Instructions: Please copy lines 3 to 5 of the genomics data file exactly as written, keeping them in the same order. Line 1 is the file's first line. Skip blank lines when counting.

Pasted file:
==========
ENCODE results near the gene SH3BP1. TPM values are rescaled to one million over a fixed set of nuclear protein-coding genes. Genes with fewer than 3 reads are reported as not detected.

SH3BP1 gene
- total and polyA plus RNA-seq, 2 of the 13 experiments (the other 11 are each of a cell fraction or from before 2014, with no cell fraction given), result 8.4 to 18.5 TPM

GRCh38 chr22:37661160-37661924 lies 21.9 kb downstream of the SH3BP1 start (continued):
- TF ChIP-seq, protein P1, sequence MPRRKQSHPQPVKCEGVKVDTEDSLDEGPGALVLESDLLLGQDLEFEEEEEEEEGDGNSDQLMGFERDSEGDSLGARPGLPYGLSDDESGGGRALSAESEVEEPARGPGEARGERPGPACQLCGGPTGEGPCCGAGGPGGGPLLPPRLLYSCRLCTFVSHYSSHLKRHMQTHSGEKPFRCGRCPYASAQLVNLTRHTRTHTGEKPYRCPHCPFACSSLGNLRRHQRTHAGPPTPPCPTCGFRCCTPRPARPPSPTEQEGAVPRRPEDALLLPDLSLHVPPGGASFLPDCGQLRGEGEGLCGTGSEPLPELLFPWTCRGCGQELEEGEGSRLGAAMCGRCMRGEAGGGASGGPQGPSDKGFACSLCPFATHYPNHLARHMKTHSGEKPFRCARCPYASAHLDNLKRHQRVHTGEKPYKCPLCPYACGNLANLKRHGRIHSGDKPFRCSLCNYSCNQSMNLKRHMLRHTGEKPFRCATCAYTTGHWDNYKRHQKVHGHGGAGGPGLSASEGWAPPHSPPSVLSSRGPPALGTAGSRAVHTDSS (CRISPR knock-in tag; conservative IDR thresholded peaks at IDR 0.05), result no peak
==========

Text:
- total and polyA plus RNA-seq, 2 of the 13 experiments (the other 11 are each of a cell fraction or from before 2014, with no cell fraction given), result 8.4 to 18.5 TPM

GRCh38 chr22:37661160-37661924 lies 21.9 kb downstream of the SH3BP1 start (continued):
- TF ChIP-seq, protein P1, sequence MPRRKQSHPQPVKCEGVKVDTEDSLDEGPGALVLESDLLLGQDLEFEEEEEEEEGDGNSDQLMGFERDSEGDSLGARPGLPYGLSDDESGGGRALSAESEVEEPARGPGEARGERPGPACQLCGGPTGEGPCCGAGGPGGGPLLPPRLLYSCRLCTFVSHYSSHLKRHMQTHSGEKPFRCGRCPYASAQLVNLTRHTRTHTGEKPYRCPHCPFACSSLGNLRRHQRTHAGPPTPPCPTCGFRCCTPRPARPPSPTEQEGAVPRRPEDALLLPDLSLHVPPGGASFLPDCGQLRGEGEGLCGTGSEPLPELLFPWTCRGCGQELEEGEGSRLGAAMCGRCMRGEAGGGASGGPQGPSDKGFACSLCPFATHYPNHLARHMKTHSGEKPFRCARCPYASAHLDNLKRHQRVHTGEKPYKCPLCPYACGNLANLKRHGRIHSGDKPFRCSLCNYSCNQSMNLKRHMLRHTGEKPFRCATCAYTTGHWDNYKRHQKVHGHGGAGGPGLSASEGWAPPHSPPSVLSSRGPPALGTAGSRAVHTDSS (CRISPR knock-in tag; conservative IDR thresholded peaks at IDR 0.05), result no peak